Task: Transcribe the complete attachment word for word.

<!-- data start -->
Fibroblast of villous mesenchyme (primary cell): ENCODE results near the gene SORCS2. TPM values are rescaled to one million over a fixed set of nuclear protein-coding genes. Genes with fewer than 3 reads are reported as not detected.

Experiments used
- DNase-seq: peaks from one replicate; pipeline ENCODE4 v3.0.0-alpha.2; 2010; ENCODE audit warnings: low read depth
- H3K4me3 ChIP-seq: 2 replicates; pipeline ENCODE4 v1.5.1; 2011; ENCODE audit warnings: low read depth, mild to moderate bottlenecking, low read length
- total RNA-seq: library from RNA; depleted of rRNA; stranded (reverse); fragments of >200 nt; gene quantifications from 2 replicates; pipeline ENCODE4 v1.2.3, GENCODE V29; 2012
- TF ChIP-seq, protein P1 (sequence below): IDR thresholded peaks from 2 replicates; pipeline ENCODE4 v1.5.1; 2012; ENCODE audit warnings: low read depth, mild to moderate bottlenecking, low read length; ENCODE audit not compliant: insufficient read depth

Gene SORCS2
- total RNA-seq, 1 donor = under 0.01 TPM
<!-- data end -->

Fibroblast of villous mesenchyme (primary cell): ENCODE results near the gene SORCS2. TPM values are rescaled to one million over a fixed set of nuclear protein-coding genes. Genes with fewer than 3 reads are reported as not detected.

Experiments used
- DNase-seq: peaks from one replicate; pipeline ENCODE4 v3.0.0-alpha.2; 2010; ENCODE audit warnings: low read depth
- H3K4me3 ChIP-seq: 2 replicates; pipeline ENCODE4 v1.5.1; 2011; ENCODE audit warnings: low read depth, mild to moderate bottlenecking, low read length
- total RNA-seq: library from RNA; depleted of rRNA; stranded (reverse); fragments of >200 nt; gene quantifications from 2 replicates; pipeline ENCODE4 v1.2.3, GENCODE V29; 2012
- TF ChIP-seq, protein P1 (sequence below): IDR thresholded peaks from 2 replicates; pipeline ENCODE4 v1.5.1; 2012; ENCODE audit warnings: low read depth, mild to moderate bottlenecking, low read length; ENCODE audit not compliant: insufficient read depth

Gene SORCS2
- total RNA-seq, 1 donor = under 0.01 TPM